June 23, 2009: The Best I Can Do

Whistler, Canada – Today was our last day of camp and after much hoping and praying for decent weather, I awoke to a bright and sunny day. Finally! In the warm temps we set a course that paralleled that of the Canadian National Team. It was great to watch them ride and compare our speed to some of the best riders in the world with a beautiful backdrop of the Canadian Rockies.

I really went for it on my first run, wanting to start the day off and continue with this type of ‘wanting it’ aggression. And it felt really good, especially for the first run of the day. (Usually it takes me a few runs to get comfortable.) But after my coach told me that we don’t have to be super aggressive on the course; instead he would rather us work on technical things even if that meant slowing down. Then he proceeded to tell me that I needed to be more patient especially on my heelside and I was starting my turns too early and as a result had to feather or double turn to make the gate. I was a little disheartened because I thought I had a pretty good and smooth run, and I was able to harness on command the desire to really go for it. So I toned it back and focused on the technical stuff.

Then I started thinking too much and staying in my head instead of riding and feeling the snow. I would focus on being patient on the heelside before initiating the turn, but then I wasn’t getting the board up enough on angle. Then the next run when I focused on getting the board angle up, my line would be too straight. It was super frustrating; when I focused on one side of things the other suffered and vice versa. I was so focused on trying to get it right that I let the frustration get to me and affect my riding and spirits.

There was a new thing that the coach had me work on that will definitely help me in the future. He said that when I move my hips over the board to initiate the next turn, instead of moving perpendicular to the board, move over and forward on the board to really drive into the next turn (i.e. move the hips at a 45 degree angle from perpendicular as opposed to zero) and stay with the board. He likened it to a football player driving forward as he prepares himself for a tackling.  I tried that on one run and it felt a lot faster.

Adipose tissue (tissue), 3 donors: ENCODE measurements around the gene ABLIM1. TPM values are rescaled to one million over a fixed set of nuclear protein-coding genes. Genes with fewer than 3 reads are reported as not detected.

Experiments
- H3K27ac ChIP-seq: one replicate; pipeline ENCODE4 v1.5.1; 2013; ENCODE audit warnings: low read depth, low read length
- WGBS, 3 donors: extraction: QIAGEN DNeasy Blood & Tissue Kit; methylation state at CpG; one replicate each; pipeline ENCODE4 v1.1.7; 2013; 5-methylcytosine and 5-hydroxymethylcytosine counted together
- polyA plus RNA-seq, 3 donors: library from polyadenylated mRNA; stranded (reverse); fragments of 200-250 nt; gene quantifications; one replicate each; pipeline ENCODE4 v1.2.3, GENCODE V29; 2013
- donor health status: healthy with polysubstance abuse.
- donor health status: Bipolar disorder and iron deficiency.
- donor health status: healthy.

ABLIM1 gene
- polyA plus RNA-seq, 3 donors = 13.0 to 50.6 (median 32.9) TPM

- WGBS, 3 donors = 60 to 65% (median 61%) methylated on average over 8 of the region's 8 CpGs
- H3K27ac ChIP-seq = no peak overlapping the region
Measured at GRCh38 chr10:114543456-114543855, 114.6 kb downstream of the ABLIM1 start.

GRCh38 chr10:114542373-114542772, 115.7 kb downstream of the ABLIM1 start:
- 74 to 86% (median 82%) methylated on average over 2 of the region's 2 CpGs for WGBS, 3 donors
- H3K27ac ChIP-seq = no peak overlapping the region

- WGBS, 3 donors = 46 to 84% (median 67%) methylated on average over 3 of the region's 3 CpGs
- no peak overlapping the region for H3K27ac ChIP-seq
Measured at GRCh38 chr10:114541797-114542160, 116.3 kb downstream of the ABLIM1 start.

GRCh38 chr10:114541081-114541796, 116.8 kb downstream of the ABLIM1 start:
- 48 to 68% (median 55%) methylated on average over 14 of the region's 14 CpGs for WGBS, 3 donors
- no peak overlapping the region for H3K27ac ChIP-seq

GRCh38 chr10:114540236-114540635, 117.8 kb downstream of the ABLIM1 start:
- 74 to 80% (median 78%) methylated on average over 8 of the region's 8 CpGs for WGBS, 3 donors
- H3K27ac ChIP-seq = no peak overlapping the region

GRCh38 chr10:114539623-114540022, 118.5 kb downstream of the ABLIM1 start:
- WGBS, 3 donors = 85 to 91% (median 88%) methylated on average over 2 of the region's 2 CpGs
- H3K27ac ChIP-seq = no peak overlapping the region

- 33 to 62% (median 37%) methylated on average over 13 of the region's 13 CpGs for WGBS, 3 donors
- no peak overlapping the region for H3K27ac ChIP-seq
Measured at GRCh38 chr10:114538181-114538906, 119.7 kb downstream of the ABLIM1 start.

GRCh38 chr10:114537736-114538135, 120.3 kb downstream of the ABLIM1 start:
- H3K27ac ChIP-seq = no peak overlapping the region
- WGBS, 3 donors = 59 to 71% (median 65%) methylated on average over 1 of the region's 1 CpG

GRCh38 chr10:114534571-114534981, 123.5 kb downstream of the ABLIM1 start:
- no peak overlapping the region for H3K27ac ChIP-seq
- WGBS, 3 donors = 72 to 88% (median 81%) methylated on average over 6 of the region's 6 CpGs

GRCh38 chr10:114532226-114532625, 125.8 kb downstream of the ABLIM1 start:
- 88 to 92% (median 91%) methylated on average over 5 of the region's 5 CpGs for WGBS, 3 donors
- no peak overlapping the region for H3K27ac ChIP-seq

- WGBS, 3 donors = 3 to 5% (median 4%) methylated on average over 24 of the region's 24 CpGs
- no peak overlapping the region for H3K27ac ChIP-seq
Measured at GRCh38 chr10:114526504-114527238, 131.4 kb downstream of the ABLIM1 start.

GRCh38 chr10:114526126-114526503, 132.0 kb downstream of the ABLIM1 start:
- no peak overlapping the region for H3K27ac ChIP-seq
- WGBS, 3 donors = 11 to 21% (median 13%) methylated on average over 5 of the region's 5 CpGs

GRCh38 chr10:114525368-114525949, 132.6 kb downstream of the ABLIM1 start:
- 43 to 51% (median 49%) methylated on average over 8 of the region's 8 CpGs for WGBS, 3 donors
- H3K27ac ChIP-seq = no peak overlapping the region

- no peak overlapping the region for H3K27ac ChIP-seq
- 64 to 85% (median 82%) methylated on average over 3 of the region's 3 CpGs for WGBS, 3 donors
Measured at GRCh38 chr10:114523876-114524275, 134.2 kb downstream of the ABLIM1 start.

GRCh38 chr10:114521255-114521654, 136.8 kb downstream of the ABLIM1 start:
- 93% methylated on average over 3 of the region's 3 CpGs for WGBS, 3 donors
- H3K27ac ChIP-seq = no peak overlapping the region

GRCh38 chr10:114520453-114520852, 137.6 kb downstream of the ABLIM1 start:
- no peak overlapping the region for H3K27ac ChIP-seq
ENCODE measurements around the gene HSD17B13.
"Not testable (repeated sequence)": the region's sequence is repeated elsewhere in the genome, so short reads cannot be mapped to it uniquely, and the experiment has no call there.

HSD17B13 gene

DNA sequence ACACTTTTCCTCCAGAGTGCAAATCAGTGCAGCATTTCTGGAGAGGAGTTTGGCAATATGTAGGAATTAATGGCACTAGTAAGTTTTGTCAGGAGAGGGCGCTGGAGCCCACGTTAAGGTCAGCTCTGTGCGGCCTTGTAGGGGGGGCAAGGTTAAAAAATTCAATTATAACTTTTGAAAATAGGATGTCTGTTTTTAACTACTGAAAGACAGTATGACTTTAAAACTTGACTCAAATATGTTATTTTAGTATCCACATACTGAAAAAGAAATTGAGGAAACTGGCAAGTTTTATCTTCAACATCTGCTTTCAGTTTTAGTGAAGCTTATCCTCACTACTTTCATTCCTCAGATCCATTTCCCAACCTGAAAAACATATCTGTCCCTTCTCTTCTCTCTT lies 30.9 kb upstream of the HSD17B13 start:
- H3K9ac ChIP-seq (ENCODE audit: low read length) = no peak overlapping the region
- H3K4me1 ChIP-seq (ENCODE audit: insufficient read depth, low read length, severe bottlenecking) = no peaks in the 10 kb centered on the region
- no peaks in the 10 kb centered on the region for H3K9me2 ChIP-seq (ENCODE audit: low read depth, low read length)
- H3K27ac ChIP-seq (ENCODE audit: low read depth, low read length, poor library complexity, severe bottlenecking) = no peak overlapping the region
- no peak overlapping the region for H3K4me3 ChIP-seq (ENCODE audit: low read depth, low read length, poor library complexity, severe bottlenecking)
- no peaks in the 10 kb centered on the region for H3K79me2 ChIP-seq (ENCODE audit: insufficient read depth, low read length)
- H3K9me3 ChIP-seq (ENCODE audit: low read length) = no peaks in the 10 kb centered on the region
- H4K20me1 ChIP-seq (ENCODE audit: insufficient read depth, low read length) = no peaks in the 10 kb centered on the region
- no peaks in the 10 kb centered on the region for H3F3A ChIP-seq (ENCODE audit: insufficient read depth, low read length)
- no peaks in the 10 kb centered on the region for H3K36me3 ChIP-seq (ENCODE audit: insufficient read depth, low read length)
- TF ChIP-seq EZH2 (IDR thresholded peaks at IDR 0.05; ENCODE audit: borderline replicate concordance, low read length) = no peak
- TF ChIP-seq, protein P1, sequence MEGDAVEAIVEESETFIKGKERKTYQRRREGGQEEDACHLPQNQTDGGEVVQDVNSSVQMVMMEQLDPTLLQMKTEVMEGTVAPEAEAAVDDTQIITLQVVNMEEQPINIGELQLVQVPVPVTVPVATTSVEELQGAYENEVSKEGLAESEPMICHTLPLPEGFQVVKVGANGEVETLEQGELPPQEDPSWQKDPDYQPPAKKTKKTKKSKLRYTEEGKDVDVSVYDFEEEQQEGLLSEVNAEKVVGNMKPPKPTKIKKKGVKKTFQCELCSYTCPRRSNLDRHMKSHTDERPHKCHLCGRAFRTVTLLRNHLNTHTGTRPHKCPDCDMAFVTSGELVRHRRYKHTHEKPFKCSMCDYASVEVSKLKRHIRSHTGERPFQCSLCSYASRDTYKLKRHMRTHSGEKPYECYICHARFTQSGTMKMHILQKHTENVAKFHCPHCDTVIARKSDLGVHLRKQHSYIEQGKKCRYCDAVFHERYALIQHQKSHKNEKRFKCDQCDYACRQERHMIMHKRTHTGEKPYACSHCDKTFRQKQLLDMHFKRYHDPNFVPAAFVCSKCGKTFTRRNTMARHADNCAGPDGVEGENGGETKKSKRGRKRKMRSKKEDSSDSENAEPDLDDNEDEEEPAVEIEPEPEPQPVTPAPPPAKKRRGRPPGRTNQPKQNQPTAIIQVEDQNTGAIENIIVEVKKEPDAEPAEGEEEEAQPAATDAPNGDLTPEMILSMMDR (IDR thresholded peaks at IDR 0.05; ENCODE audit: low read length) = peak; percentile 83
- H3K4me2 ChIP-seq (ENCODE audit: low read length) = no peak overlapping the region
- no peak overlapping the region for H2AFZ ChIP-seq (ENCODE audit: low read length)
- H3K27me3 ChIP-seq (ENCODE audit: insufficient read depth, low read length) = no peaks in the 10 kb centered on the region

The overthinking was really getting to me where I couldn’t even finish the runs. I would go on the inside of the stubby on the same gate or completely blow out or get so late at the bottom. So instead digging myself deeper and getting more aggravated, I decided to take a few free runs to get myself together again. My coach came up to me and knew something was wrong and I almost broke down in front of him. I told him how discouraged I was and that I felt like I wasn’t doing anything right. He told me that there are just a few little kinks that I have to work out in my riding but everything is there and I just have to dial it in. He reiterated that my line was causing a lot of the problems because it wasn’t allowing me to do any of the other things I need to work on. But he did say that my toeside turns were really coming along and that some of them were ‘killer’ and he could see my powering the board. So that was encouraging. He also reminded me that I need to do my best every day and that my best is good enough to get to where I need to be. Then he said he noticed that when I train I start getting down the second half of the day and that I can’t beat myself up and so long as I give it my all every run, every day that’s the best I can do.

When we got back to the house we watched video and when I saw my runs I was disappointed. It’s common when being taped to think that you look and feel better than you actually do, and that was just the case. My heelsides were a lot slidier than I thought but my coach did say I had some good speed. Later he noticed that I was still down and he gave me a little pep talk which was helpful. Overall he said that it was a good camp and that I’m definitely progressing.

I still can’t shake the frustration. I’m not doubting my ability to get to the Games but I want to be at that level now. But like most things it’ll just take time and I need to be patient. And I need to do the best I can do every single day.

Three things I absolutely need to work on and get down pat at the next camp:

  1. Round out my line by being more patient when initiating turns
  2. Driving my hips over and forward on the board to start the next turn
  3. Get the board angle up high at the top of the turn (do all the work at the top of the turn) by driving the hips down into the snow. I noticed that when I think about driving my inside hand down into the snow it helps.

So for the next month before the New Zealand camp I just have to keep working hard on my physical conditioning and start working on mental training and watching video of top riders. Overall I believe it was a very productive camp and I’m really happy that I’m developing the ability to turn on my aggression button.


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